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  • Writer's pictureThe Rivers School

Charlie Kantaros ’24: Bullhorn

This summer I was fortunate enough to be granted the opportunity to be a software engineer at Bullhorn. Bullhorn works to improve the experience of the staffing industry with its two main products: customer relationship management (CRM) software and applicant tracking system (ATS) software. As simply put by their mission statement, Bullhorn powers the staffing industry to put the world to work.

Bullhorn was initially based out of Boston and now has offices across the world. However, they recently transitioned to being a primarily remote company, allowing my team to be located all around the globe. Unfortunately, I was remote all summer and only managed to spend one day working in the office. I spent the summer with the builders team, a team made up of software engineers and quality assurance that have recently joined the company. The team shifted around throughout the summer due to workers graduating. I was accompanied by four other interns, all going into their senior year of college. Due to the team’s onboarding aspect, the builders would spend two days a week working on learning new skills, and the other three working on tickets.

The Boston office

The team was led by their manager Charles Thompson, the interns' manager, Adam Crowe, the scrum master, and Tanya Leonce, the product owner. Tanya was in charge of pulling in all the “tickets” (tasks) for the team members to complete. Charles and Adam were extremely helpful when answering questions I had about my work.

The summer started off with a week of onboarding, where the interns learned about the company as a whole and how different sections of the company interact with each other. During this onboarding, the interns had one-on-one meetings with everybody on their team. Later on, we had the opportunity to meet with individuals in other departments with the goal of learning more about different careers we might be interested in exploring.

Fellow interns at a company gathering

The builders operated in two-week “sprints.” Sprints were designed to force workers to split up projects into smaller tasks and frequently check to see if new code worked well with the pre-existing code. At the end of a sprint, there would be a “code freeze” which forced all software engineers to stop working on their tickets. During this time, the team would have a “retrospective” meeting where they would discuss how they think the sprint went and how they could improve for the next sprint. After this, the team would play games at a team bonding meeting. The last day of the sprint would be a “regression” day, where all the software engineers in the company would test code to see if new code deploys are working. At the end of regression days, there would be a “sprint planning” meeting, where workers would list their availability and how much work they believe the team could accomplish in the next sprint.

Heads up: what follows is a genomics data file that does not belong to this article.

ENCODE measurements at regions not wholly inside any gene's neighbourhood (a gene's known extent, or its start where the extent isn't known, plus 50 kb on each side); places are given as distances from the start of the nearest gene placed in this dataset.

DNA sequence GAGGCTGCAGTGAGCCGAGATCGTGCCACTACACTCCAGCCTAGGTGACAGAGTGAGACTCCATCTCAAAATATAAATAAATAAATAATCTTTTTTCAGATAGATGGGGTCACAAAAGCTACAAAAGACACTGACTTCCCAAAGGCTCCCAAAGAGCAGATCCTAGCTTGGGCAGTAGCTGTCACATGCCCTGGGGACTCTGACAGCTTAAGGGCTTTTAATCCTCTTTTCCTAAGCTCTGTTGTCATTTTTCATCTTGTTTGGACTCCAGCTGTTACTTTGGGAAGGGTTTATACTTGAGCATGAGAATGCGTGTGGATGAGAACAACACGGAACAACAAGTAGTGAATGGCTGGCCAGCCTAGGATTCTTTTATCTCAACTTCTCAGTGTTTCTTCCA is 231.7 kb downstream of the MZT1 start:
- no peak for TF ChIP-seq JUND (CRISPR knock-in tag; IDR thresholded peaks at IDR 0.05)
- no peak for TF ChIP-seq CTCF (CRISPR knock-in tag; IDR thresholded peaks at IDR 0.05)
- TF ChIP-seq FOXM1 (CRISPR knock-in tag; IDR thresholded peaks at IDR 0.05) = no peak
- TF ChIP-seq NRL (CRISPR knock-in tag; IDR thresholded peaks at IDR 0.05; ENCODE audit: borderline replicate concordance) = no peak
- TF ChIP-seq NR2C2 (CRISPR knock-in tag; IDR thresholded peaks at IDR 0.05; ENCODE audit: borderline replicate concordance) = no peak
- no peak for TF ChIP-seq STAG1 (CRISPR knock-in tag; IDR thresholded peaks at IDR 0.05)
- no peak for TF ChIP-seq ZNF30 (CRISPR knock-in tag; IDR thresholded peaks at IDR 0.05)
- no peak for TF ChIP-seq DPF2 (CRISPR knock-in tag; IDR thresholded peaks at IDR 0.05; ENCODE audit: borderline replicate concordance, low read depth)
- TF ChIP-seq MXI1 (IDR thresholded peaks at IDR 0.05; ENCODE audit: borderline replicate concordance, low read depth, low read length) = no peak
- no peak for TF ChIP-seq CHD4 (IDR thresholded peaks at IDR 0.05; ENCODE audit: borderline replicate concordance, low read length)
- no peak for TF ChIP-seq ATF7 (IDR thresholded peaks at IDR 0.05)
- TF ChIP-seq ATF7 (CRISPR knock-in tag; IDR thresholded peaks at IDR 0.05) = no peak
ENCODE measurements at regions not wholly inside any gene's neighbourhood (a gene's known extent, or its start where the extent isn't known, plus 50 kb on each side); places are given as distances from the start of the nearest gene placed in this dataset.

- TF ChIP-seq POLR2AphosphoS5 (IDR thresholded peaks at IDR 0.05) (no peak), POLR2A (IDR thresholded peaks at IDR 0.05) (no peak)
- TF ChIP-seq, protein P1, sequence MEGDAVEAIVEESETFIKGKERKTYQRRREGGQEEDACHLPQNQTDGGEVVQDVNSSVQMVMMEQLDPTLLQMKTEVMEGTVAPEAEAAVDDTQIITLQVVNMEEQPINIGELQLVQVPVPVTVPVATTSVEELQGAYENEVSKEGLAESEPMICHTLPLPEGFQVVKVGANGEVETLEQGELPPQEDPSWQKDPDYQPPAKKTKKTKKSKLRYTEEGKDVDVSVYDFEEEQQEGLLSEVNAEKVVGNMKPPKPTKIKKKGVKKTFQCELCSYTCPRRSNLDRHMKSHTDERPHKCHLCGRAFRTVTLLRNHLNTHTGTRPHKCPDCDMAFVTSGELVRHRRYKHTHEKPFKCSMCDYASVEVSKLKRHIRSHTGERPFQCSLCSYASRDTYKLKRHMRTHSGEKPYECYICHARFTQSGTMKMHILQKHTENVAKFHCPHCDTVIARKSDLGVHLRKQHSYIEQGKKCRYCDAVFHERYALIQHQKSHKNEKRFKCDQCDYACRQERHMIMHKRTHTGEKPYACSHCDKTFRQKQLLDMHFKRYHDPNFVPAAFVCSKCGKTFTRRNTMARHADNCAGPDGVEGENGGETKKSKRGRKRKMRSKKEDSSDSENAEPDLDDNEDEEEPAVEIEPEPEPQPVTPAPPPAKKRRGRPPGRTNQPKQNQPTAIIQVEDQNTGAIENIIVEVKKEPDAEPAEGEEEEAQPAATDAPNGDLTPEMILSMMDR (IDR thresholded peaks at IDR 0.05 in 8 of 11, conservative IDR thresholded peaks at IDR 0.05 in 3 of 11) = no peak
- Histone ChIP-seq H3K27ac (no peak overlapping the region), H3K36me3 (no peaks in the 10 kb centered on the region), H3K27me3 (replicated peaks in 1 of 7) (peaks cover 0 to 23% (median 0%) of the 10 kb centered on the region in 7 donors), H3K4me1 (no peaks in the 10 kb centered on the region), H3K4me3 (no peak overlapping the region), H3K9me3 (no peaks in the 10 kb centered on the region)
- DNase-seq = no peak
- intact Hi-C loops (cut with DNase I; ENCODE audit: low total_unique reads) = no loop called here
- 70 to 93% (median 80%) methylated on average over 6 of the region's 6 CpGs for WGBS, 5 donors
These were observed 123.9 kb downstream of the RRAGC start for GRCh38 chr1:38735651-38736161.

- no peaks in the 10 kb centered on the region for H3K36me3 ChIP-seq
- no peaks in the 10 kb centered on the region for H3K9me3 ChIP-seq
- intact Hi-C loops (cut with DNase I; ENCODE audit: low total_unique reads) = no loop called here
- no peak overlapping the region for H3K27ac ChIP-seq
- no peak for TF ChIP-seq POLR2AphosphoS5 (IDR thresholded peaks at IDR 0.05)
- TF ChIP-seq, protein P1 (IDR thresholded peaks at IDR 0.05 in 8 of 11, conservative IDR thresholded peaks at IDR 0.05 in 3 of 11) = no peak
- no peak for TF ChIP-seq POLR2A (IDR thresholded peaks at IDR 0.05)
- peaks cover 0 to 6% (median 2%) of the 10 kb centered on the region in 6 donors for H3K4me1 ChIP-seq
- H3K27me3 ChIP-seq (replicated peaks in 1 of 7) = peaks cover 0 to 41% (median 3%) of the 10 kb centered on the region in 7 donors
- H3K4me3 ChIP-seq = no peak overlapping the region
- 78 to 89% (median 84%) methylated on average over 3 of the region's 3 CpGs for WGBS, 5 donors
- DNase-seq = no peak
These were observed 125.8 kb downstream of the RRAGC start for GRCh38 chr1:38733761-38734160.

Every week, the team would have a meeting led by Tanya with the intention of voting on how much effort each ticket would take. The purpose of this was to make sure the team didn’t bring in too much work for each sprint. Every morning the team would have a “standup” meeting, where each team member would state what they would work on for the day. Shortly following standup would be “Charles’ fireside chat,” a time for builders to bring up issues they have or discuss recent discoveries they’ve made. In addition to these meetings, interns would have a weekly one-on-one meeting with Adam Crowe and a weekly one-on-one meeting with their mentor in order to receive help with anything we are struggling with.

In the office

The interns and I worked on a project with the goal of decreasing the errors logged into the company’s database. Our work would make it significantly easier for the software engineers at Bullhorn to recognize which errors were more serious and which were just taking up space in the company’s error-logging database. We would be assigned research tickets, where we would have to look into the stack trace of the logged error and find the class of code where the error occurred. From here we would have to find out if the error was legitimate or whether it could be downgraded from an “error” to a “warn”. We would then put all of the information and suggestions we have gathered from our research into a google doc. After the doc was submitted, a ticket to make the code changes would be created and assigned to the interns. I was fortunate enough to do both research tickets and code change tickets.

Research ticket google doc

Thank you so much to everyone at Bullhorn, all the Builders, Charles Thompson, Adam Crowe, the other interns, and Mr. Schlenker for making this summer with Bullhorn amazing!

The Builders (not everybody included in photo)


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